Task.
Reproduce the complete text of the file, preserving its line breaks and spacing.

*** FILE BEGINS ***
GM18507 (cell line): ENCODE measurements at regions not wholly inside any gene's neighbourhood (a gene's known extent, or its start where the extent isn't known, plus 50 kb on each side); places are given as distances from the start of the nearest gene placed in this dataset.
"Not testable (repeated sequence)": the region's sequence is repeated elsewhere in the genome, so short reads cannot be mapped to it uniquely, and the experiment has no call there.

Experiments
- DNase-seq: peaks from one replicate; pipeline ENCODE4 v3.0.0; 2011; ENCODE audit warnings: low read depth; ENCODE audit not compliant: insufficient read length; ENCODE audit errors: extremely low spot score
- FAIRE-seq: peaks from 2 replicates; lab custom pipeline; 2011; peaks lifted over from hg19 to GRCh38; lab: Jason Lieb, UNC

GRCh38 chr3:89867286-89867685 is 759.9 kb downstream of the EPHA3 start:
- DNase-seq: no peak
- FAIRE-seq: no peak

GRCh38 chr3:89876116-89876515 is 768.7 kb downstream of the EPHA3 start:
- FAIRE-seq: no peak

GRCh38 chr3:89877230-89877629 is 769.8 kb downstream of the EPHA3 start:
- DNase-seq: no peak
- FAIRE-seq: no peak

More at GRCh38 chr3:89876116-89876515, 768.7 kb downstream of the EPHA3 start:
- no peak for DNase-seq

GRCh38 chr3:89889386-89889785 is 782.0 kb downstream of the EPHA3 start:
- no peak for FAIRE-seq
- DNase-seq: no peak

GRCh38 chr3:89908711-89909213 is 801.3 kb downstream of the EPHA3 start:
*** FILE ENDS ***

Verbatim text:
GM18507 (cell line): ENCODE measurements at regions not wholly inside any gene's neighbourhood (a gene's known extent, or its start where the extent isn't known, plus 50 kb on each side); places are given as distances from the start of the nearest gene placed in this dataset.
"Not testable (repeated sequence)": the region's sequence is repeated elsewhere in the genome, so short reads cannot be mapped to it uniquely, and the experiment has no call there.

Experiments
- DNase-seq: peaks from one replicate; pipeline ENCODE4 v3.0.0; 2011; ENCODE audit warnings: low read depth; ENCODE audit not compliant: insufficient read length; ENCODE audit errors: extremely low spot score
- FAIRE-seq: peaks from 2 replicates; lab custom pipeline; 2011; peaks lifted over from hg19 to GRCh38; lab: Jason Lieb, UNC

GRCh38 chr3:89867286-89867685 is 759.9 kb downstream of the EPHA3 start:
- DNase-seq: no peak
- FAIRE-seq: no peak

GRCh38 chr3:89876116-89876515 is 768.7 kb downstream of the EPHA3 start:
- FAIRE-seq: no peak

GRCh38 chr3:89877230-89877629 is 769.8 kb downstream of the EPHA3 start:
- DNase-seq: no peak
- FAIRE-seq: no peak

More at GRCh38 chr3:89876116-89876515, 768.7 kb downstream of the EPHA3 start:
- no peak for DNase-seq

GRCh38 chr3:89889386-89889785 is 782.0 kb downstream of the EPHA3 start:
- no peak for FAIRE-seq
- DNase-seq: no peak

GRCh38 chr3:89908711-89909213 is 801.3 kb downstream of the EPHA3 start: